Humans as we know are tribal. It is an unfortunate human characteristic but we tend to fight with our neighbours that our different. We have seen it in every corner or Europe over the centuries. We have even seen it in my own country. Most recently we saw it in the Balkans during the 1990's as the Serb, Croat and Bosnian went to war with each other with devastating consequences. While it took the muscle of American led NATO to stop the violence, it was the lure of EU membership that won the peace. But more than that, It was the EU concept of free trade and open borders within members that has led to a gradual erosion of hatred. Think about it, the Serbs are bitter because they lost territory in the war and that many of their towns and villages now lie inside Bosnia and Kosovo. This naturally serves as a nationalist rallying cry for the Serbs who want to come to the aid of their besieged brothers. The practical every day manifestation of this tension is the border. If the Serb living inside Kosovo wants to visit his relatives who live 20 miles away inside Serbia he has to jump through hoops to get there and back. Crucially however, with full EU membership comes free trade within the union. With this comes the erosion and eventually the removal of internal borders. And with the removal of the borders begins the gradual process of removing the reason for the nationalist rallying cry. Trade with each other, don't kill each other, that's the EU message. Not surprisingly the message of trade, get rich and live is much more powerful than fight, be poor and die. Of course old hatreds don't die easily, but with robust policing, a strong independent judiciary and a universal increase in living standard, the prospect of the three principal antagonists of the Balkan war living in peace, prosperity and harmony is very real. Could any other institution have achieved this?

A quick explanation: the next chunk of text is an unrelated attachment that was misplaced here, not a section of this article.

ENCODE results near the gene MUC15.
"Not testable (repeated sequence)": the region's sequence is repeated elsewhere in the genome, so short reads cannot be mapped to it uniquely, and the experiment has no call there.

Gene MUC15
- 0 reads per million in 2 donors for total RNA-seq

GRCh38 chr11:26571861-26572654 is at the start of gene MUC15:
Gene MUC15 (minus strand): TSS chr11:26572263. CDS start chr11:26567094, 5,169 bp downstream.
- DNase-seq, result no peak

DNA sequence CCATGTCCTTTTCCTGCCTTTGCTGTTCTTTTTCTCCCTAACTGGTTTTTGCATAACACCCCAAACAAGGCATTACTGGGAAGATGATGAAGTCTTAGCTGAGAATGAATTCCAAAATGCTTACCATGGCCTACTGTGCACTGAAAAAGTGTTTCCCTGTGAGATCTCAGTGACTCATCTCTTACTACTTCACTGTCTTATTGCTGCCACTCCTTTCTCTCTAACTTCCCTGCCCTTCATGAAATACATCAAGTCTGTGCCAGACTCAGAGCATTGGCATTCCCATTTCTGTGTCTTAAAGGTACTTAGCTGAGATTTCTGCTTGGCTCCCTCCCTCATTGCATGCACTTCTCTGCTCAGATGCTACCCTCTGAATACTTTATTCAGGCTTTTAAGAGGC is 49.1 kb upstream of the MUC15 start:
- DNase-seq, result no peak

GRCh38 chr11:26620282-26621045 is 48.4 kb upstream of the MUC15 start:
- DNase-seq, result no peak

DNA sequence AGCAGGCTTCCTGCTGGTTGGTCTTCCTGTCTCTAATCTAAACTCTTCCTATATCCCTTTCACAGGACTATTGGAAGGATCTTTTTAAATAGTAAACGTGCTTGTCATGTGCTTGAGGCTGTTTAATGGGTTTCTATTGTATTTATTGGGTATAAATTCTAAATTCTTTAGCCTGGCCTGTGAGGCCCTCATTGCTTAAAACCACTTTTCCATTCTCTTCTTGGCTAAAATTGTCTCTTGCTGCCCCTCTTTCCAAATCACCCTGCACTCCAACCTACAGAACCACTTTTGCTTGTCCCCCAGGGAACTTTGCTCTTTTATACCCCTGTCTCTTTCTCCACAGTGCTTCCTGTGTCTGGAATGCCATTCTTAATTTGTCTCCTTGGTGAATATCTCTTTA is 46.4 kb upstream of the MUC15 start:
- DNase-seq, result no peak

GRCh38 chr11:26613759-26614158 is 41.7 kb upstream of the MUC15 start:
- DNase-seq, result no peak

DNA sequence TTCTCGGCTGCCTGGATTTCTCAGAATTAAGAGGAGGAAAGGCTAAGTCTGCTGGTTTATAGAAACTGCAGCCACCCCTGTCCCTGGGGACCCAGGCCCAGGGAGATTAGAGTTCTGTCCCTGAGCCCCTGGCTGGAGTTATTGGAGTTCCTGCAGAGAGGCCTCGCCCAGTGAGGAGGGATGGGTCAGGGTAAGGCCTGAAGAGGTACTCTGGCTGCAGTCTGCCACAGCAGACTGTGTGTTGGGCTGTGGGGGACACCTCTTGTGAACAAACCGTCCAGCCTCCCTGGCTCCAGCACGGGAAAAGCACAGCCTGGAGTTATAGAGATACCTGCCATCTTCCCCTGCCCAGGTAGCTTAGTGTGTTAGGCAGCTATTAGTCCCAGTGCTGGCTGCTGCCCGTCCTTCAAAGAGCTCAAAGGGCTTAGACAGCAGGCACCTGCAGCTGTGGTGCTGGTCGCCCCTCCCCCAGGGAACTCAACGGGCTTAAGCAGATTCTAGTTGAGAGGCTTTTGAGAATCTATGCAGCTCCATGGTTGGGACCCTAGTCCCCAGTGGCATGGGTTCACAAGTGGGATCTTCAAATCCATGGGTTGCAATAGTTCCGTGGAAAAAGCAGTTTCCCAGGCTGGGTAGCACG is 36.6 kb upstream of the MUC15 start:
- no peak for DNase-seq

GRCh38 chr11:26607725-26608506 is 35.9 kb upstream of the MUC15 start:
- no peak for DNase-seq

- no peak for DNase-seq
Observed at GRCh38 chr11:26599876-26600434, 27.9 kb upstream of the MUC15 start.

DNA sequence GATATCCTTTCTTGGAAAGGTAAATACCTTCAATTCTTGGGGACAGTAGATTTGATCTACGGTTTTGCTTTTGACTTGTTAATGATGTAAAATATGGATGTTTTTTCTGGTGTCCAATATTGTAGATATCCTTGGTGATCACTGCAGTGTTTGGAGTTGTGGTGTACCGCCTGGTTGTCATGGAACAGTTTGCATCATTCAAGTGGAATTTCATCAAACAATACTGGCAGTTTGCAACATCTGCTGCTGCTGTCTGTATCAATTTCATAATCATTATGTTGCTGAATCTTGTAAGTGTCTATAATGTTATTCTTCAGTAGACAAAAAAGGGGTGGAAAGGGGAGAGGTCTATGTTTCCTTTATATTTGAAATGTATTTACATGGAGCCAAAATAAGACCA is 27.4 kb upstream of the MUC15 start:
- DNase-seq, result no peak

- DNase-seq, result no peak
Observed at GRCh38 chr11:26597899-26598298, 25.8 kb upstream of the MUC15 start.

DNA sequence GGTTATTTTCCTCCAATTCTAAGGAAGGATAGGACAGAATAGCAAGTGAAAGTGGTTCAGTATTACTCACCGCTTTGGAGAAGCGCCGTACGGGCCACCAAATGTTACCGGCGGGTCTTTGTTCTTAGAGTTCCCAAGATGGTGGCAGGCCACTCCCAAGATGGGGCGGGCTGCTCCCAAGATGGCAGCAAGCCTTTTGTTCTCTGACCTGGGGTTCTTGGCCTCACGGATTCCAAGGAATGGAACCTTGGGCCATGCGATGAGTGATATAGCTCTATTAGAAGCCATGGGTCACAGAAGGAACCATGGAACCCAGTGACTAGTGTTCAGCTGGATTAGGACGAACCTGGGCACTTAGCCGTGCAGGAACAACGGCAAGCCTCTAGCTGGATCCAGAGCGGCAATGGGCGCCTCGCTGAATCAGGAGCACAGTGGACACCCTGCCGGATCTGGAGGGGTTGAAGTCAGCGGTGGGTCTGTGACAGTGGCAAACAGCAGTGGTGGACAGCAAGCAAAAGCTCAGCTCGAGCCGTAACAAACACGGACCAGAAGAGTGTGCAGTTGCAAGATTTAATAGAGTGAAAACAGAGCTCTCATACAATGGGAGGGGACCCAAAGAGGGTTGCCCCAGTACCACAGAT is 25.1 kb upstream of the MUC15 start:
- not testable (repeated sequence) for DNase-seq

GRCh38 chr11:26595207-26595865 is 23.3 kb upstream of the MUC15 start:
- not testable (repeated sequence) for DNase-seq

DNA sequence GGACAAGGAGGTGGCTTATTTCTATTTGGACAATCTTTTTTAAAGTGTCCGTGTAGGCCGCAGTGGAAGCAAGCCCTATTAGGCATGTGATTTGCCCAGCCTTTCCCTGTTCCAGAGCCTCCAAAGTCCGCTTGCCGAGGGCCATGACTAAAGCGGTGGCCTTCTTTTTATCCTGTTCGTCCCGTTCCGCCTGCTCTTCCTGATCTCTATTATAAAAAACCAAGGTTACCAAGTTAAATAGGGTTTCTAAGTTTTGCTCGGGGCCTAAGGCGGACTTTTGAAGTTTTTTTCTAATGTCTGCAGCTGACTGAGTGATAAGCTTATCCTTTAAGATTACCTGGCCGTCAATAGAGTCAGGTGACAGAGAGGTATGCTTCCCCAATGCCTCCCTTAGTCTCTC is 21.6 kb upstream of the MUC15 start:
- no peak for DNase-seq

The elephant in the room here is naturally the financial crisis. The Euro is struggling and may even collapse. The wide spread prosperity which is supposed to be central to the European project is looking dubious. But am I supposed to believe that if there was no EU there would be no debt, and no financial crisis. It is after all a global problem. I don't want to come across as an apologist for the EU. I don't like everything about the EU, particularly the EU commission and I am gradually coming to the conclusion that the Euro itself was a mistake at best, a sinister attempt to bully European nations into coming under the control of Brussels at worst. But I don't for a second think that its current financial problems invalidate its aforementioned success. And frankly, I think that any problem that I, or the Libertarian or the Socialist has with the European Union pale in significance in comparison with the success of a peaceful and democratic Europe. I sometimes get confused with right wing Americans and there views on the EU. It's like they had more respect for us when we were butchering each other. And that is the key to why I hold these views on this area. Readers of Gubu World will know that I am a World War Two enthusiast. I have read dozens of books on the conflict. But I have never fallen into the trap of thinking that it was a glorious, noble or even exciting time. It was in fact the worst thing that ever happened the human race. When I read about Normandy, Crete, Lenningrad, Malta, Anzio, the Bulge, Dunkirk, Barborossa, Arnem, Stallingrad, kursk, Berlin I am always left with a sick feeling in my stumoch that this is how it was in Europe at the time that my parents were infants. Some people don't get that. The American experience of war is totally different. The American people haven't actually experienced one since the 1860's. Putting on a uniform and travelling thousands of miles overseas is very different than seeing your home, your town, village, city and country become totally consumed by burning and killing. Hopefully in Europe that will never happen again. If the EU stays strong and democratic, I believe it never will.